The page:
13. Saumya—Co-founder, Kheyti (India)
Saumya is a co-founder of Kheyti, an organization in India whose mission is to bring smallholder farmers out of the cycle of poverty using their Greenhouse-in-a-box solution. Kheyti provides the affordable greenhouse, loan facilitation, education, access to retailers, and community building to stabilize incomes for Indian farmers, help them develop climate resilience, and allows farmers to use less water and grow crops that sell for a higher market price. In the first round of farmers, Kheyti was able to grow seven times more food using 90 percent less water—and the greenhouse only occupies two to five percent of their land. The organization aims to expand to one million farmers by 2025.
14. Sharon Cittone—CCO at Seeds&Chips (Italy)
Cittone is the Chief Content Officer of Seeds&Chips, working to bring leaders and innovators together to enact change in the food sector. Every year since the organization’s founding in 2015, over 12,000 innovators have gathered for their Global Food Innovation Summit. She believes that the future of food is collaborative: with so many issues separated into silos, the world loses out on opportunities to put collective knowledge together to find solutions to our most pressing issues. Cittone sees her work as connecting the dots, creating opportunities for others and facilitating the collaboration that will lead to systemic change within the food system.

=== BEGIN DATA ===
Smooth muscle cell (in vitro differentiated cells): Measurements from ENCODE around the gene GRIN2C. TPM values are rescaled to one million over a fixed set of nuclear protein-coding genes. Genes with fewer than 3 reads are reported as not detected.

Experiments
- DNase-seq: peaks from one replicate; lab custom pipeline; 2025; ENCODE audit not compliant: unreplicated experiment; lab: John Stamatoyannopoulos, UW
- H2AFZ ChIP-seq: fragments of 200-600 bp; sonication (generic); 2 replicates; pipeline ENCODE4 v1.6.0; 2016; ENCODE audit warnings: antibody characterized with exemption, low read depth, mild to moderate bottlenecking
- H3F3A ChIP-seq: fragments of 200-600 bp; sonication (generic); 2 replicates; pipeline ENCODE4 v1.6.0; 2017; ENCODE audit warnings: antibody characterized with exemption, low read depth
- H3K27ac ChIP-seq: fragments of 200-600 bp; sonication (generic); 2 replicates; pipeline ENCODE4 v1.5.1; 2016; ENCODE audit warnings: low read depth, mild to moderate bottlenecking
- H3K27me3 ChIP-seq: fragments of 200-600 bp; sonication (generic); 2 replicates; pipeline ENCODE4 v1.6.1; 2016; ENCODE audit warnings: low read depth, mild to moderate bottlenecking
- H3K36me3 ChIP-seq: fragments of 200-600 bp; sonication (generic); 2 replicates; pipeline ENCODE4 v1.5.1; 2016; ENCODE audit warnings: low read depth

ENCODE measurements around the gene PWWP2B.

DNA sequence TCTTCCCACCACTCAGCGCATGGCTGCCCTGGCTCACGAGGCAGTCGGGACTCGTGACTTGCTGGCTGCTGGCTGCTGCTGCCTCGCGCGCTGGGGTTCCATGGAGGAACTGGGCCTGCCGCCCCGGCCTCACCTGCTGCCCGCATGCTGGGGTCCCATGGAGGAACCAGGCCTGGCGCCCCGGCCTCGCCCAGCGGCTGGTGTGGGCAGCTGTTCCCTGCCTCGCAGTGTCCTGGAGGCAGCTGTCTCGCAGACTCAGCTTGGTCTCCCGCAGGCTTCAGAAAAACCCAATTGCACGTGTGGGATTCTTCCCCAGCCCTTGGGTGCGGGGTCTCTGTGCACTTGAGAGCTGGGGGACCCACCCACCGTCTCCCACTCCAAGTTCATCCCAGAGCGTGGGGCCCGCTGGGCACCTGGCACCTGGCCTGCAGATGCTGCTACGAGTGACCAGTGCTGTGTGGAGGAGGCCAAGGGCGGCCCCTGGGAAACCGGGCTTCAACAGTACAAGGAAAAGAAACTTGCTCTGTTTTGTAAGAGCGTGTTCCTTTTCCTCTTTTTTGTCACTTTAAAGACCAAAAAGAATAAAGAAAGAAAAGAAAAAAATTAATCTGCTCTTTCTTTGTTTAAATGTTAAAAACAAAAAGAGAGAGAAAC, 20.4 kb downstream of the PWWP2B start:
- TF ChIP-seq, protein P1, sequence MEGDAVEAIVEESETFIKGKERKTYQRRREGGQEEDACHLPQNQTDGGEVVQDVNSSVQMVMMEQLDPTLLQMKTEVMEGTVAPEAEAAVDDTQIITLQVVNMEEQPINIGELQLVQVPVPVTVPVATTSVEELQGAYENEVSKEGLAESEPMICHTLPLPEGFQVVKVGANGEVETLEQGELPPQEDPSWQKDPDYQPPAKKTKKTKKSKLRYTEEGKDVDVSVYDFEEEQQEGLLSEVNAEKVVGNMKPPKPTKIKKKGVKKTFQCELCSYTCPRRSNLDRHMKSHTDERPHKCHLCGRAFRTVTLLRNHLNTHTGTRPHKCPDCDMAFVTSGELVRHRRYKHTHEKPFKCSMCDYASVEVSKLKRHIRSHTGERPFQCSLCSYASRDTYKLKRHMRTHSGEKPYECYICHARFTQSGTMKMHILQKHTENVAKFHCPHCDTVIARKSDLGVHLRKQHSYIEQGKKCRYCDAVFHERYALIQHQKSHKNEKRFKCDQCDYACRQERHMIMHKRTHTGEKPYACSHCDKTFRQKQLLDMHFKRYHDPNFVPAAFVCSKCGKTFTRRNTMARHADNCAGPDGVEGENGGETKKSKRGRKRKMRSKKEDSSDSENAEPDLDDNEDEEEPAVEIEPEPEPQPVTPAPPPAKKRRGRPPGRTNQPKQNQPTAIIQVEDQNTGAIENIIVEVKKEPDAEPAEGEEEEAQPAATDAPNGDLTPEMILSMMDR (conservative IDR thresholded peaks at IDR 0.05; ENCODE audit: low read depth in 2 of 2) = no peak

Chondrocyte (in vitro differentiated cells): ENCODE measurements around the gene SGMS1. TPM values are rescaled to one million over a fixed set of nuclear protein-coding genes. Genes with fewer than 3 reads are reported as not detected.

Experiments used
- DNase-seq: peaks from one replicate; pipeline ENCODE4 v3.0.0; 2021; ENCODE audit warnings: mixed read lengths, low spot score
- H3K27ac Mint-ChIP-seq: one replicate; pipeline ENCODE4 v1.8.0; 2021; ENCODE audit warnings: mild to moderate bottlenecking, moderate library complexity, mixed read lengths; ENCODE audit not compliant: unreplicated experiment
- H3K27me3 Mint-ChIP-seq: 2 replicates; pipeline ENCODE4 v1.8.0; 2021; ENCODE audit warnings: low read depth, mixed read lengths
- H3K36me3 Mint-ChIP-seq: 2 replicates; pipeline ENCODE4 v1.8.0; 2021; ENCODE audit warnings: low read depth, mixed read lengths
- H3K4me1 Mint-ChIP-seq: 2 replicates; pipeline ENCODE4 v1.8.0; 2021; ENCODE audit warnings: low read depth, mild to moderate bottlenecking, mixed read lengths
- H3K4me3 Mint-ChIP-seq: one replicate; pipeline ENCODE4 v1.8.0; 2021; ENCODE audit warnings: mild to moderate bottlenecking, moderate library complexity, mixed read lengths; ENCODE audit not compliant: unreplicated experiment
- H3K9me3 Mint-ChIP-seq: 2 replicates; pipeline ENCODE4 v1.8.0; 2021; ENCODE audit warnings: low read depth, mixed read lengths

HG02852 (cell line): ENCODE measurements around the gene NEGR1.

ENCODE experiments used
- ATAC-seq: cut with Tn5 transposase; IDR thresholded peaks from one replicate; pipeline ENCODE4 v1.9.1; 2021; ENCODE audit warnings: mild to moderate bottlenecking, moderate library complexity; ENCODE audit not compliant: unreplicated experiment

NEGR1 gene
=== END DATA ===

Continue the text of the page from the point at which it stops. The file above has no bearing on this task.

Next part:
(Danielle Nierenberg is President of Food Tank and an expert on sustainable agriculture and food issues. She has written extensively on gender and population, the spread of factory farming in the developing world and innovations in sustainable agriculture.)